In the case of one luxury hotel chain, an updated monitoring system accurately detected why they were experiencing outages – a change in network configuration. By utilizing a newly updated monitoring configuration, the chain quickly reverted the network change and restored service for their customers, saving hours of troubleshooting and costly downtime.

Systems should be proactive, not reactive. The time to reassess your monitoring infrastructure isn’t after it fails to warn you that something goes wrong. Your network monitoring system should be automatically measuring performance and sharing status updates, so you can fix a problem before it happens. If your system is working at its proper capacity, it will be routinely preventing unexpected outages by using performance thresholds to evaluate functionality in real time, and alert you when targeted metrics have reached a threshold that requires attention. With a robust monitoring system in place, your team should have complete network visibility and can respond to changes and prevent outages before they happen.

  1. Alert Fatigue

Alert fatigue is something we can all relate to following a year of working from home: email notifications, instant messages, texts, phone calls, and calendar reminders for your next video meeting. After so many of these day after day, we become desensitized to them; the more alerts we receive, the less urgent any of them seem. From a cybersecurity standpoint, some of the notifications may be for anomalies linked to a potential cyberattack, but more often will be a junk email. If a genuinely urgent message does come through, it often slips through the cracks because it seems no different from any other notification we receive.

So how can your IT infrastructure help prevent this? Intelligent monitoring systems, in general, aim to make the lives of the people using them easier. Your monitoring system should reduce the number of redundant alerts to recognize and prioritize actual issues. A tiered-alert priority system will have notifications display on your dashboard with a visual or auditory cue signifying how important it is. Can this wait until the afternoon, or does it need to be addressed immediately? Detecting a cyberattack early, for example, can make a huge difference in mitigating damage.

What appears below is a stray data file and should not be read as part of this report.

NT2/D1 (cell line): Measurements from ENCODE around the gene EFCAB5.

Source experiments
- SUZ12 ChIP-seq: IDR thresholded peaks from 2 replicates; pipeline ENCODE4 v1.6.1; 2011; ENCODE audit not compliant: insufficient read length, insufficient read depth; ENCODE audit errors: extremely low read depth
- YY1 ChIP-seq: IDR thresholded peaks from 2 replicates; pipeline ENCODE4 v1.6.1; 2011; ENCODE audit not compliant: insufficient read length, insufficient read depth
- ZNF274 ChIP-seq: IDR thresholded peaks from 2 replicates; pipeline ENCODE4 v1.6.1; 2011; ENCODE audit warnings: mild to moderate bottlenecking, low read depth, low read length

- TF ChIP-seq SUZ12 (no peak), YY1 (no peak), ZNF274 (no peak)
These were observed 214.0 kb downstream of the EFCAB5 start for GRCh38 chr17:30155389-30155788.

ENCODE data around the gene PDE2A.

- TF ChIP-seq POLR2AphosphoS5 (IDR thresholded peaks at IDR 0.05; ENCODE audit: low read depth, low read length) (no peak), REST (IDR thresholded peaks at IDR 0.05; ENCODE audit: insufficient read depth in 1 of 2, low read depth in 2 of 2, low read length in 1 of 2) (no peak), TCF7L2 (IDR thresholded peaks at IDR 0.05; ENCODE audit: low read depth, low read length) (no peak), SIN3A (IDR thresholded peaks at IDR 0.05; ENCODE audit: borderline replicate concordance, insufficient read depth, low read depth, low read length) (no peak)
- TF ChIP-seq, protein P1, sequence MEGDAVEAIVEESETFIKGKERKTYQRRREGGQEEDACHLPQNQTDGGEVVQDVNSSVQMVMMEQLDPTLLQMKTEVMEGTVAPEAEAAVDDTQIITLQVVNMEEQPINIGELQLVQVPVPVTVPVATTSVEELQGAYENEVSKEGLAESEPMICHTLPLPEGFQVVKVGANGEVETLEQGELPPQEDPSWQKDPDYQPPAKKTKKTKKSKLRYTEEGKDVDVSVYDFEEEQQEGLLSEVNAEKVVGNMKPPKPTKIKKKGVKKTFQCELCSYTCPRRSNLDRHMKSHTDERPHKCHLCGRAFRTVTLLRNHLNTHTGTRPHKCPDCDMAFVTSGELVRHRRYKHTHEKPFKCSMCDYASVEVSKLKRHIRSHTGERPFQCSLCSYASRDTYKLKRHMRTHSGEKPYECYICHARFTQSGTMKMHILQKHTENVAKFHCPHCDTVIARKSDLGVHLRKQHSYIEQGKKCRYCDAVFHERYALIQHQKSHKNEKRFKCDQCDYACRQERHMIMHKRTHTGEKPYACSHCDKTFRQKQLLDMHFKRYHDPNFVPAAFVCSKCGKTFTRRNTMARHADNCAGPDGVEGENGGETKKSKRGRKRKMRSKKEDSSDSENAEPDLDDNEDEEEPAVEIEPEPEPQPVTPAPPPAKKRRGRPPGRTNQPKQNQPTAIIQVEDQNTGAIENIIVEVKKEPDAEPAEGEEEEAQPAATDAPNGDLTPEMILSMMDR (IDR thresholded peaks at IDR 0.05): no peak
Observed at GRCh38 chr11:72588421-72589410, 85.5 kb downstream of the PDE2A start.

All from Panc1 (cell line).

1. Excess Tools

One of the root causes of any monitoring flaw can be excessive monitoring tools themselves – over-monitoring. If you have multiple tools to track your network, you’re likely getting notifications and warnings from each; contributing to alert fatigue, opening yourself up to a potential failure, resulting in a network outage and business interruption. Having multiple tools performing the same function is a waste of resources as they render each other redundant. The key is to consolidate the necessary functions in one monitoring system, regularly assessed for vulnerabilities and customized for your particular business needs.

Your business members will indeed want to track an abundance of metrics – server functionality, security, business metrics, and so on – and it may be that not all of these things can be monitored by the same tool. You should first decide which things are essential for your team to be actively monitoring and assessing. Security should be a top priority, but are there other data points that can be pulled in a quarterly or annual report instead? Your IT monitoring should be focused on tracking and alerting you to essential information and irregularities. You can avoid overextending the team and receiving alerts that will only be ignored by first doing your own assessment of what you need from your system.

Assessing Your Approach for Future Growth

We can’t operate at our full potential without the control and visibility that monitoring tools give us…[…] Read more »….


Protecting Remote Workers Against the Perils of Public WI-FI

In a physical office, front-desk security keeps strangers out of work spaces. In your own home, you control who walks through your door. But what happens when your “office” is a table at the local coffee shop, where you’re sipping a latte among total strangers?

Widespread remote work is likely here to stay, even after the pandemic is over. But the resumption of travel and the reopening of public spaces raises new concerns about how to keep remote work secure.

In particular, many employees used to working in the relative safety of an office or private home may be unaware of the risks associated with public Wi-Fi. Just like you can’t be sure who’s sitting next to your employee in a coffee shop or other public space, you can’t be sure whether the public Wi-Fi network they’re connecting to is safe. And the second your employee accidentally connects to a malicious hotspot, they could expose all the sensitive data that’s transmitted in their communications or stored on their device.